Always on the offensive

Liberty: The Lions' hopes rest on a powerful attack that is unmatched in the county and perhaps in the Baltimore area.

March 20, 2000|By Edward Lee | Edward Lee,SUN STAFF

The Liberty Lions have taken the adage that the best defense is a good offense to the extreme.

Consider that five of the county's top seven scorers from last season are returning players, and four play for Liberty.

Michelle Allen, Jessica Roguski, Becky Trumbo, and Meagan Voight combined to score 168 goals and chipped in 100 assists last year. Their goals made up more than 63 percent of the Lions' offense.

And when you throw in a rule change limiting the number of players in the defensive zone and the lifting of a previous restriction by Liberty coach Courtney Vaughn, it's difficult not to cast the Lions as decided favorites to compete for the Class 4A-3A state championship.

"I don't see them not having a record as good as last year's," South Carroll coach Bridget Harris said of Liberty, which went 17-3 after falling to Annapolis in the state finals. "They've got young players who are standouts. I'm sure they'll go to states again this year."

The optimism is omnipresent. Long-distance runs during practice have included chants predicting a rematch with the Panthers of Anne Arundel County, and nearly every player agrees that a trip to the state finals may not be enough to characterize the season as successful.

Even Vaughn, usually hesitant to publicize her expectations, said she is convinced of her team's ability.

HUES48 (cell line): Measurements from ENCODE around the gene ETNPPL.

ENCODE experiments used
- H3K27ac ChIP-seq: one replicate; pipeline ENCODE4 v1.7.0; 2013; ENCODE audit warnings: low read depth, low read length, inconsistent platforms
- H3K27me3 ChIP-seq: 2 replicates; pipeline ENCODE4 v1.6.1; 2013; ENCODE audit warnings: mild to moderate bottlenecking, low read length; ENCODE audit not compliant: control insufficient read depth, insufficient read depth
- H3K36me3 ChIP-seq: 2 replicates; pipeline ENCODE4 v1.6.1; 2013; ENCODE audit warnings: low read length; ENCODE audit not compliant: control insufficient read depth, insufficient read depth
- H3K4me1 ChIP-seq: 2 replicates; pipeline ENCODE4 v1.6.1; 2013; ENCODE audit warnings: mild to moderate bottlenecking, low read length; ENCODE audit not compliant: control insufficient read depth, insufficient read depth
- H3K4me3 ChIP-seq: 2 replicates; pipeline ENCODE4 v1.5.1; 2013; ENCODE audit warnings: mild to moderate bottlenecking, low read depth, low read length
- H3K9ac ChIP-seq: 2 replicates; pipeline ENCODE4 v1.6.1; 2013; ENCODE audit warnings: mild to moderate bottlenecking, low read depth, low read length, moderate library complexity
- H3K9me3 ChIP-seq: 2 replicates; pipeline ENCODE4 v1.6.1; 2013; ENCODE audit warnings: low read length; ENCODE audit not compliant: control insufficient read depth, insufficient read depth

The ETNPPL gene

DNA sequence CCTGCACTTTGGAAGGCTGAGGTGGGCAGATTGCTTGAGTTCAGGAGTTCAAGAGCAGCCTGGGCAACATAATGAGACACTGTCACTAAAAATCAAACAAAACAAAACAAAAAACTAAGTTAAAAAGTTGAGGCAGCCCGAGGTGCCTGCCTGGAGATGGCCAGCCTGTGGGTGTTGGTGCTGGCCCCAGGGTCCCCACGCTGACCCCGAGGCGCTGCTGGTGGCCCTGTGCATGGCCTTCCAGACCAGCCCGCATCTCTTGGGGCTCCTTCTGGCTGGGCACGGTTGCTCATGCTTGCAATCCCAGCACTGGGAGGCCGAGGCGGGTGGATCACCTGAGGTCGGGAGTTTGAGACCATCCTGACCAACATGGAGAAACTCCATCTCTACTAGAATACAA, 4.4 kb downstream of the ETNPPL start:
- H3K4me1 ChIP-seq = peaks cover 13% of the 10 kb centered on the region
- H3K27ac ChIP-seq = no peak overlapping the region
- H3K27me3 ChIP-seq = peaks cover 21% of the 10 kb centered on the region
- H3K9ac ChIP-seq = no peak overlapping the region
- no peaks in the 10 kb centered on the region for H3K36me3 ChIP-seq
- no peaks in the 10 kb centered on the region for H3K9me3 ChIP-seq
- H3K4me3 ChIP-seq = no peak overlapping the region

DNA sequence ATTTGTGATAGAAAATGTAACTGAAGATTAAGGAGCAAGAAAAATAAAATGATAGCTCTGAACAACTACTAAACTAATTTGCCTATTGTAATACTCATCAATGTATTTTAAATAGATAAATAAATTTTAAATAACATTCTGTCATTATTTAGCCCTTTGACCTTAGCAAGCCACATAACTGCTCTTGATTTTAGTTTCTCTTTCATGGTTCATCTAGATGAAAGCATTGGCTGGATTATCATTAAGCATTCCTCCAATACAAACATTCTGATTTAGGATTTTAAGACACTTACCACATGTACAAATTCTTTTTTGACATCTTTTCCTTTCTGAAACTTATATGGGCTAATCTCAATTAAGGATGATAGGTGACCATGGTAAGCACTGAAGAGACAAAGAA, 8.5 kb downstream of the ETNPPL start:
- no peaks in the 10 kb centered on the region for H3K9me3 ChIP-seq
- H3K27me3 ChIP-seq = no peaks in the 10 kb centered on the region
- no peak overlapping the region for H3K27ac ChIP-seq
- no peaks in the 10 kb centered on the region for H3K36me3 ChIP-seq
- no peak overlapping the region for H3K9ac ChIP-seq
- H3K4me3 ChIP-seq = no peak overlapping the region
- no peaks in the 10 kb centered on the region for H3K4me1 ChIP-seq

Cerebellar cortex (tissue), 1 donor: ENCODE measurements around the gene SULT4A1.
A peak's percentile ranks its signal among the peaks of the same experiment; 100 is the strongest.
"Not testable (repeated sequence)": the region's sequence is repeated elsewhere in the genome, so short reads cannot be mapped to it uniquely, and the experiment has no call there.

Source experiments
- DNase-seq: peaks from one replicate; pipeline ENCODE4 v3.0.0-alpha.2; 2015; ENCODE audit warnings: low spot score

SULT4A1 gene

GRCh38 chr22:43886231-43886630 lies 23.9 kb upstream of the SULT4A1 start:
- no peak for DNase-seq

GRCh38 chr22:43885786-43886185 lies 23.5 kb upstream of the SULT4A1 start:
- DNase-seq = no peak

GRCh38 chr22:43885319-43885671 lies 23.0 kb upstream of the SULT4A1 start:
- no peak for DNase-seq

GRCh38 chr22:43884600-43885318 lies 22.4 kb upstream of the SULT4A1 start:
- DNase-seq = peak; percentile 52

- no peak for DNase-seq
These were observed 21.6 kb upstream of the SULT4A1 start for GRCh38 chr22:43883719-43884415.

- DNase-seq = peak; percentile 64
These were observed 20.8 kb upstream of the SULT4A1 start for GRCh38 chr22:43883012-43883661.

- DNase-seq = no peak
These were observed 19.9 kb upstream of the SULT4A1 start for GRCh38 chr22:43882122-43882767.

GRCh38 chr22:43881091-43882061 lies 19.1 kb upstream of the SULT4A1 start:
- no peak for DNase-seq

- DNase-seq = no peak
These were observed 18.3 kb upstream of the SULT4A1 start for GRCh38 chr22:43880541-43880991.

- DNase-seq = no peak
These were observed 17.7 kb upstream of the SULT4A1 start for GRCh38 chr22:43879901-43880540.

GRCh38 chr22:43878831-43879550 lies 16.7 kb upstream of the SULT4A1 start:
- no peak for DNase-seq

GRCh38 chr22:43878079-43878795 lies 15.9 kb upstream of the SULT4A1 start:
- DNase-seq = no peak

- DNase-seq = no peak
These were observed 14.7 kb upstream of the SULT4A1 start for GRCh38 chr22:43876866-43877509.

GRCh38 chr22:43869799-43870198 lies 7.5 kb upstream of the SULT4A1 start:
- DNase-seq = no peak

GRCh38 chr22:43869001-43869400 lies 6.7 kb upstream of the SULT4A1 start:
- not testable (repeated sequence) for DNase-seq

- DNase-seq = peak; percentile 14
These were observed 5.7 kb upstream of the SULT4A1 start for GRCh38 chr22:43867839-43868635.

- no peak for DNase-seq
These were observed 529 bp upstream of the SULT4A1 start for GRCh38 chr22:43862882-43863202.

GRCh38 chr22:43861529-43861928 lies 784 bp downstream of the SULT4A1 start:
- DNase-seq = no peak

"When all is said and done, this may be the strongest team we have ever put out," said Vaughn, who also attached that label to last season's squad. "They can go as far as they want to go."

The Lions' hopes rest on a powerful attack that is unmatched in the county and perhaps in the Baltimore area. Allen, a senior midfielder who will attend Cornell on a lacrosse scholarship, was second in the county in scoring with 36 goals and 53 assists.

Roguski, a senior midfielder who will play for Vanderbilt next season, was fourth with 41 goals and 24 assists.

Voight, a sophomore midfielder who posted 52 goals and nine assists, was fifth, while Trumbo, a freshman attacker who registered 39 goals and 14 assists, was seventh.

All that firepower takes the pressure off one player to carry the team, Voight said.

"It's nice to know that anyone can put the ball in the goal," she said. "It just proves that not one person will have to do everything."

Added Allen: "It gives us a lot of confidence. We know that we can pick each other up."

As if to make life easier for the Liberty foursome, the Maryland Public Secondary Schools Athletic Association is applying a 30-yard restraining line that allows only seven defenders and a goalkeeper in the defensive end.

In previous seasons, opposing defenses were permitted to bring all 11 players into the zone to shut down attacks. Now, Vaughn predicts, the restraining line will open up passing and cutting lanes for goal scorers.

Even Vaughn is getting into the act by giving her players the green light to use their array of trick shots -- fancy behind-the-head or behind-the-back shots that many coaches frown upon.

For Vaughn, the concession is a testament to her players' talent.

"They've got placements on their trick shots that are just as good as their regular shots," she said. "If it becomes a problem, we'll take a look at it, but it's nice because we're letting them be creative."

Trumbo said the team was pleasantly surprised by Vaughn's vote of confidence.

"Sometimes you're in a position where that's the only shot you can take," she said. "It's nice to know that if you mess up, it's OK."

Messing up is not on the team's agenda this season, Roguski said. She said the team has not forgotten last season's 13-4 loss to Annapolis.

"It was really frustrating when you work so hard to get to the last game and you can't close it out," she said. "It gives us an indication of what we need to do and of where we need to be."

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